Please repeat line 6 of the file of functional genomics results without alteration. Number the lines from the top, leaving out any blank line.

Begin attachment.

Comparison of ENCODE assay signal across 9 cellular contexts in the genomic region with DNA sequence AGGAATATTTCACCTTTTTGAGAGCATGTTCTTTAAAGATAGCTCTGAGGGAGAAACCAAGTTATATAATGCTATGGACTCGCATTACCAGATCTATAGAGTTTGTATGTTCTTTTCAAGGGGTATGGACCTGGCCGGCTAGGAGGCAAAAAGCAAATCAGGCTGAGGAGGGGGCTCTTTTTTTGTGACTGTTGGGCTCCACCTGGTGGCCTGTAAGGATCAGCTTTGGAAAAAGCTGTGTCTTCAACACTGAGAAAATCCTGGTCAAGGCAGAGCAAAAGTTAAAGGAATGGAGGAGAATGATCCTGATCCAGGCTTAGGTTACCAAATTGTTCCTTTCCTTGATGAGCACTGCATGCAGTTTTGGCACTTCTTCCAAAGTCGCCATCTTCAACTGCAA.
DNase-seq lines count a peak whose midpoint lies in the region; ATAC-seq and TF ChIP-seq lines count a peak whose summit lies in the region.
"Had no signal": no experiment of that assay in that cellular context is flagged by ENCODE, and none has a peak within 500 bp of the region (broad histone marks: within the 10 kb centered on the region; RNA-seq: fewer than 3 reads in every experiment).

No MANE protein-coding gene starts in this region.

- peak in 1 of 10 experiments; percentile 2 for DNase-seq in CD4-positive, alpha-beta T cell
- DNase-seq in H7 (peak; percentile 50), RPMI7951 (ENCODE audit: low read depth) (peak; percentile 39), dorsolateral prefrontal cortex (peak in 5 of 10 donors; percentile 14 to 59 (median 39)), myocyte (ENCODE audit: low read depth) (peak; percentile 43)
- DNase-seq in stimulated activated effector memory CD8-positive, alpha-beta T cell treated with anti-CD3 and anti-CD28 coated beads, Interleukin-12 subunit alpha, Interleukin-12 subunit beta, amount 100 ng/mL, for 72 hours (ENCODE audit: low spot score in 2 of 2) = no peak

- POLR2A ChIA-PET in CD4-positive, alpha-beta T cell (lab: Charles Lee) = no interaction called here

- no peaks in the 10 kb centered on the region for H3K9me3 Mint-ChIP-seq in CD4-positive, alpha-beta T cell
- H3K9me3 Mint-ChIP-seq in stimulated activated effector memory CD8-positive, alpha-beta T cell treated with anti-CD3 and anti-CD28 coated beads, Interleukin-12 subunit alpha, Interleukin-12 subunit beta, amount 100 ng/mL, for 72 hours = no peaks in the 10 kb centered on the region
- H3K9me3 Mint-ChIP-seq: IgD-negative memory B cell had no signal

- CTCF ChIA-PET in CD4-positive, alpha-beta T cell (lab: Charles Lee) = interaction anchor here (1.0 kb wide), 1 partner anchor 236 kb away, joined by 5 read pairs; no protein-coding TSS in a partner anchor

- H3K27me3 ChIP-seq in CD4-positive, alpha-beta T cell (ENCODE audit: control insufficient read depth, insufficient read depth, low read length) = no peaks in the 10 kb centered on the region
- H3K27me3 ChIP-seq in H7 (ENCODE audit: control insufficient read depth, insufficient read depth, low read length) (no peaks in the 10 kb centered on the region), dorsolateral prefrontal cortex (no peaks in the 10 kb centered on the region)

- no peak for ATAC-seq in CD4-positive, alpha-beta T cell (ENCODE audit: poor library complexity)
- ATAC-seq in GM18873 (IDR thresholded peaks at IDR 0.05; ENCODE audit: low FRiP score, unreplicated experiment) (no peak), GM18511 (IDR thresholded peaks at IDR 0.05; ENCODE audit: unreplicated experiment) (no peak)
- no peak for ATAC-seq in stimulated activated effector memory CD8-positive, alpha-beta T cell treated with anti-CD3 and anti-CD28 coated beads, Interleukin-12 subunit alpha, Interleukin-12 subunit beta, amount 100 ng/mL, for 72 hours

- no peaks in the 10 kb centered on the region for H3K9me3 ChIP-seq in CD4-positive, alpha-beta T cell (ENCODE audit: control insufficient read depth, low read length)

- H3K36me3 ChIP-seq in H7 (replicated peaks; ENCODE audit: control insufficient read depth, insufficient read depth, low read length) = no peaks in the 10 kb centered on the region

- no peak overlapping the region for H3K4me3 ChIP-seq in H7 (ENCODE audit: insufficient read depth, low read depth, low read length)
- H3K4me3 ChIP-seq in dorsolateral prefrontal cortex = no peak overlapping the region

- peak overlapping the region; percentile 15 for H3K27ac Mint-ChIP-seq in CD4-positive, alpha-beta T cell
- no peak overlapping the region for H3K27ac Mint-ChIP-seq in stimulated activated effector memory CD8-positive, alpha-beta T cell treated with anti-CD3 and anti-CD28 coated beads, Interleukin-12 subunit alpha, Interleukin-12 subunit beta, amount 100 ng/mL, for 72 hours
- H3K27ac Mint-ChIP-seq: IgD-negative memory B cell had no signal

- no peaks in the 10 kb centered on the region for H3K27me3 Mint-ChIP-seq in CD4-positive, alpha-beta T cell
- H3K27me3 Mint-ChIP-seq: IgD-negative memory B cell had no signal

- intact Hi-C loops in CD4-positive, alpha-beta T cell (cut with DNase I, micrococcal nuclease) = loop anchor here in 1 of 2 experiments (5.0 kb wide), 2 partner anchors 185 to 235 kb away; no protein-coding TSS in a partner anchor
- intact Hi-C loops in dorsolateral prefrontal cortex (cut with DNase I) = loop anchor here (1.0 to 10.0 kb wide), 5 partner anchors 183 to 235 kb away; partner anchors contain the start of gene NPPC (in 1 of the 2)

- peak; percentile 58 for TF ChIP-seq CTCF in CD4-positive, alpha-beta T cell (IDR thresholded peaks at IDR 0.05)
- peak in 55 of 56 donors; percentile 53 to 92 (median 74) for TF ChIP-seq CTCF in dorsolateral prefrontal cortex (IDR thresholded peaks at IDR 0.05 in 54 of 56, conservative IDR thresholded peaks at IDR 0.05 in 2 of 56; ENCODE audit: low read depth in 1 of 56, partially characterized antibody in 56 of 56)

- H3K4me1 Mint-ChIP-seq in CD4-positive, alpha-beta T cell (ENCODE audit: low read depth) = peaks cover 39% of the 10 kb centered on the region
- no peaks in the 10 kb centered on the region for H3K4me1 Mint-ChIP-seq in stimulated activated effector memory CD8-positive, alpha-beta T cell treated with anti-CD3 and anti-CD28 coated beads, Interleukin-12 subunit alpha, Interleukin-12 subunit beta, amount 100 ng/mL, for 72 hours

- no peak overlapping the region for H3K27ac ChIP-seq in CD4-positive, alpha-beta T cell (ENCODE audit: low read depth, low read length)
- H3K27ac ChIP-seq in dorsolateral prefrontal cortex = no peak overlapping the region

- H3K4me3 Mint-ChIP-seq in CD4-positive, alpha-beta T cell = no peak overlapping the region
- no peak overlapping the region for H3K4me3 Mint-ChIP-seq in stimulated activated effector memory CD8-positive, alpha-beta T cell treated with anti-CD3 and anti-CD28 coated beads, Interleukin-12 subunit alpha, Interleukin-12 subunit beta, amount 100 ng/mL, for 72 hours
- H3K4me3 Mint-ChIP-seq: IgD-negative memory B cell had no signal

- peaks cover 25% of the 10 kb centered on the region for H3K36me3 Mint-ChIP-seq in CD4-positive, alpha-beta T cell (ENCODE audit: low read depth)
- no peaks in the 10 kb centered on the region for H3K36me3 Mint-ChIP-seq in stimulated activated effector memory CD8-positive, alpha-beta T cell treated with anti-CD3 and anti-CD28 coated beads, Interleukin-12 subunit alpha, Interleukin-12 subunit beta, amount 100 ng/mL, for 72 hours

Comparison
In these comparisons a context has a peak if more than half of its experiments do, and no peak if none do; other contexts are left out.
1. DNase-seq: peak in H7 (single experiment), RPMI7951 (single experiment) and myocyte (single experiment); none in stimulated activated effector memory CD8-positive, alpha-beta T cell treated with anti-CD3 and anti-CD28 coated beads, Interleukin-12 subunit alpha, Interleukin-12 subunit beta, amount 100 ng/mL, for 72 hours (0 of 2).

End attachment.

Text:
- DNase-seq in H7 (peak; percentile 50), RPMI7951 (ENCODE audit: low read depth) (peak; percentile 39), dorsolateral prefrontal cortex (peak in 5 of 10 donors; percentile 14 to 59 (median 39)), myocyte (ENCODE audit: low read depth) (peak; percentile 43)